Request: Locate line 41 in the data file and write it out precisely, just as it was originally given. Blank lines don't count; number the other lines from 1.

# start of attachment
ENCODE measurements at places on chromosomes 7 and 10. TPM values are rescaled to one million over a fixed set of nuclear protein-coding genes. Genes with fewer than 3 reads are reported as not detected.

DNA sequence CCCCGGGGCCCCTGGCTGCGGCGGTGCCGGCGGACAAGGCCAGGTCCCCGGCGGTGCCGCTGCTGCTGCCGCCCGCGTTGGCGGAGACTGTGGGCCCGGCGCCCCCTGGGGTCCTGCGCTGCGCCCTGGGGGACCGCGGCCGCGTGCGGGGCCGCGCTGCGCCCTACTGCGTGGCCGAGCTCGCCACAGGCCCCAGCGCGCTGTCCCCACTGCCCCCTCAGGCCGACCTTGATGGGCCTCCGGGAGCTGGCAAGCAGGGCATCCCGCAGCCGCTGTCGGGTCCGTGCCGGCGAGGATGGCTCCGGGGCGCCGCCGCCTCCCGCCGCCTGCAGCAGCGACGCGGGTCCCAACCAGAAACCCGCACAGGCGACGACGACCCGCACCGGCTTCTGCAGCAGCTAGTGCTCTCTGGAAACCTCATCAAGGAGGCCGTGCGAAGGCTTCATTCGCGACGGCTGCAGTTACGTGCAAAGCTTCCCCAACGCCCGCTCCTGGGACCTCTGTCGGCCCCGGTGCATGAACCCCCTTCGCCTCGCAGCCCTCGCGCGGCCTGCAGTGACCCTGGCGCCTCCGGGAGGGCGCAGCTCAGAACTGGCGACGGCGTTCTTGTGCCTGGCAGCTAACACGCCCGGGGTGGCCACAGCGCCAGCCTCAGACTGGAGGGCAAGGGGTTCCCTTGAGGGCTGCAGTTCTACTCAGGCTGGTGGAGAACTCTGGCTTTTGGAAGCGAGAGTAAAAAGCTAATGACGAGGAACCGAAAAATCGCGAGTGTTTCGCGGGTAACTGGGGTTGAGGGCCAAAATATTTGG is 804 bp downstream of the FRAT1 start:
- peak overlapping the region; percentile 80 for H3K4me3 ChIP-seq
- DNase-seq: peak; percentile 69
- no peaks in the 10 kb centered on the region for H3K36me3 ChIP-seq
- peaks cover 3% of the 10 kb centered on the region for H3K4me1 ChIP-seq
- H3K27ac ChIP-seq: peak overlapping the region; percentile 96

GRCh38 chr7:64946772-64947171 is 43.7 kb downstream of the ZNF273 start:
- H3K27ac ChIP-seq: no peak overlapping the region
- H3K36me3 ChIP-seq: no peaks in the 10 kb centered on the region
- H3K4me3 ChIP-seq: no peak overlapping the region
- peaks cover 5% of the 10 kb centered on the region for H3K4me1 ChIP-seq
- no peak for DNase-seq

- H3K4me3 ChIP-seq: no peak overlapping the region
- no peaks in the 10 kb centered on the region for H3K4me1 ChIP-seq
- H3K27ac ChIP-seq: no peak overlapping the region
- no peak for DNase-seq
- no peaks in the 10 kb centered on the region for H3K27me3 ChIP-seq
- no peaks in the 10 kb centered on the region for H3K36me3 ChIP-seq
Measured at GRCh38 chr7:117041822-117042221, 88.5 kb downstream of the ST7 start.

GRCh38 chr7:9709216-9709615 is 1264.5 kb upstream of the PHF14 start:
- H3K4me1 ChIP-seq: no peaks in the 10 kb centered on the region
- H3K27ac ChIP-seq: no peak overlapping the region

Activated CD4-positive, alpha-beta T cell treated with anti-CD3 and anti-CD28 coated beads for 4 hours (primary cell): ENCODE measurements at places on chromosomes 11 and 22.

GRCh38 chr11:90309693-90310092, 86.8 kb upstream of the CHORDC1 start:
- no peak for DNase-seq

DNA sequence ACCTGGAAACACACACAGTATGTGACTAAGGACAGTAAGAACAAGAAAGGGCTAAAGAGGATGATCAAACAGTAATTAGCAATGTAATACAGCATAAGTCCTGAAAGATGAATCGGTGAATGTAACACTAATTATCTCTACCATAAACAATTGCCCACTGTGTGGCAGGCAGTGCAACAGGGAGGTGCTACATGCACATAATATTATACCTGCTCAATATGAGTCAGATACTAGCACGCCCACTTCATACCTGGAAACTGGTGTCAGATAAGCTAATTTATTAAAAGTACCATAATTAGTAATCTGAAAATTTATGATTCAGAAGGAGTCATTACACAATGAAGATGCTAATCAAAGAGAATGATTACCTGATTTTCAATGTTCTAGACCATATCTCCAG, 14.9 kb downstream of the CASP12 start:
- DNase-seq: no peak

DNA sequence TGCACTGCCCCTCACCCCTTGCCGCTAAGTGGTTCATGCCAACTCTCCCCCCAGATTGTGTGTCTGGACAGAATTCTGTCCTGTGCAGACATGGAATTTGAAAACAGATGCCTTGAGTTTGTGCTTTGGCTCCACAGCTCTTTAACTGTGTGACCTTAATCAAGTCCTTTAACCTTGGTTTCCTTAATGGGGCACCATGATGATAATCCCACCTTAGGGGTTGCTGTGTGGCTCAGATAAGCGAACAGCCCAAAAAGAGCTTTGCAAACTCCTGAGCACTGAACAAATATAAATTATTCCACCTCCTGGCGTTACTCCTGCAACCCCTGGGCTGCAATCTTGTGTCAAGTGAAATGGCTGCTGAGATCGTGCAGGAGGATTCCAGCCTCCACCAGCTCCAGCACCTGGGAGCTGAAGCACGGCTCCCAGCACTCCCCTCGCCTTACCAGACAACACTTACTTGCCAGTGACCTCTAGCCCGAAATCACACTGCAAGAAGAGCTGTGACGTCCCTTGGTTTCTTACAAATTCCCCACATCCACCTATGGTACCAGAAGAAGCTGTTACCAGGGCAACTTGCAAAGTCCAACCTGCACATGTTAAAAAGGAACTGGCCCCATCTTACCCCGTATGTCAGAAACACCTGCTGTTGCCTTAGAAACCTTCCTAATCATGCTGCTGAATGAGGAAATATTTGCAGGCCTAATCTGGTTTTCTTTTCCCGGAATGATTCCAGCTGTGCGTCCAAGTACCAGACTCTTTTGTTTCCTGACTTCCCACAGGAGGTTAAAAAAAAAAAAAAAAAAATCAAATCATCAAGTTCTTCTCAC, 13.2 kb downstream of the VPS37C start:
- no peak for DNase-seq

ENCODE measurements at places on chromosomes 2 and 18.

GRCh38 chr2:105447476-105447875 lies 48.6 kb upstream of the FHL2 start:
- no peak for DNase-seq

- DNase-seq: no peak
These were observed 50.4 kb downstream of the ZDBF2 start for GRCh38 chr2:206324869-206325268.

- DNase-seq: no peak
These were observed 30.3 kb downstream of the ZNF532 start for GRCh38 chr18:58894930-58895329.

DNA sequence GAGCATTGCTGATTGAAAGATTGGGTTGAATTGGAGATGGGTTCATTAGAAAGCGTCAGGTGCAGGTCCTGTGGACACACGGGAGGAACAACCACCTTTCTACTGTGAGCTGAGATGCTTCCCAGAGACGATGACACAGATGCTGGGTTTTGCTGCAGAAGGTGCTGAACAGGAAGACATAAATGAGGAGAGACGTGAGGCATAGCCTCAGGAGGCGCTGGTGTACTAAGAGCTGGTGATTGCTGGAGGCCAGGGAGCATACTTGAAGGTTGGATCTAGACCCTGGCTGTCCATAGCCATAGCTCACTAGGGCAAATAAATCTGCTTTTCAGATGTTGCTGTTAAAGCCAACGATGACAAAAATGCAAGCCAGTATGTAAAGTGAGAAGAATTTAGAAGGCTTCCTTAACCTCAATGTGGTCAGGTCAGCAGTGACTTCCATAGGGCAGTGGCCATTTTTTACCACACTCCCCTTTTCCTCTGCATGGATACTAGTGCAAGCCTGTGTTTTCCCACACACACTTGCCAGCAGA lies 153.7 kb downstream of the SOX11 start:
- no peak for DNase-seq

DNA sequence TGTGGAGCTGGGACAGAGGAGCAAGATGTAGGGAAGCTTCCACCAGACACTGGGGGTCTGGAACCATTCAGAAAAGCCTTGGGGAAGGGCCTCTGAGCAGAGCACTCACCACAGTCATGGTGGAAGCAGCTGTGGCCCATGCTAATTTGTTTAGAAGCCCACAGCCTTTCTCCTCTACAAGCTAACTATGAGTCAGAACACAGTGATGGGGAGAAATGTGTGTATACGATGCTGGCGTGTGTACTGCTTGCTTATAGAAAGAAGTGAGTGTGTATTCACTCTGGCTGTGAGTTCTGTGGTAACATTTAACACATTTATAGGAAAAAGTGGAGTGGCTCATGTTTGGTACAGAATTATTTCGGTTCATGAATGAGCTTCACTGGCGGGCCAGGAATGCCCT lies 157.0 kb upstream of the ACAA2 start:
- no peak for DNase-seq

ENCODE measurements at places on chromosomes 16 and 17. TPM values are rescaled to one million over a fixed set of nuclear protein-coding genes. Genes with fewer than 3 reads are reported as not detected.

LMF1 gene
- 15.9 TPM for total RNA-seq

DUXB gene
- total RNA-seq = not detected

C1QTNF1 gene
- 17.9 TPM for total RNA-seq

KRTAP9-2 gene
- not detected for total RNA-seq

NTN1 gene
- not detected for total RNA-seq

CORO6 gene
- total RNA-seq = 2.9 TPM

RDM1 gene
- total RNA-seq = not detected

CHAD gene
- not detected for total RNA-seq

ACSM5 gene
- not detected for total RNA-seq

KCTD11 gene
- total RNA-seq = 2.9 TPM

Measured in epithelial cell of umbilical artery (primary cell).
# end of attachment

- no peak for DNase-seq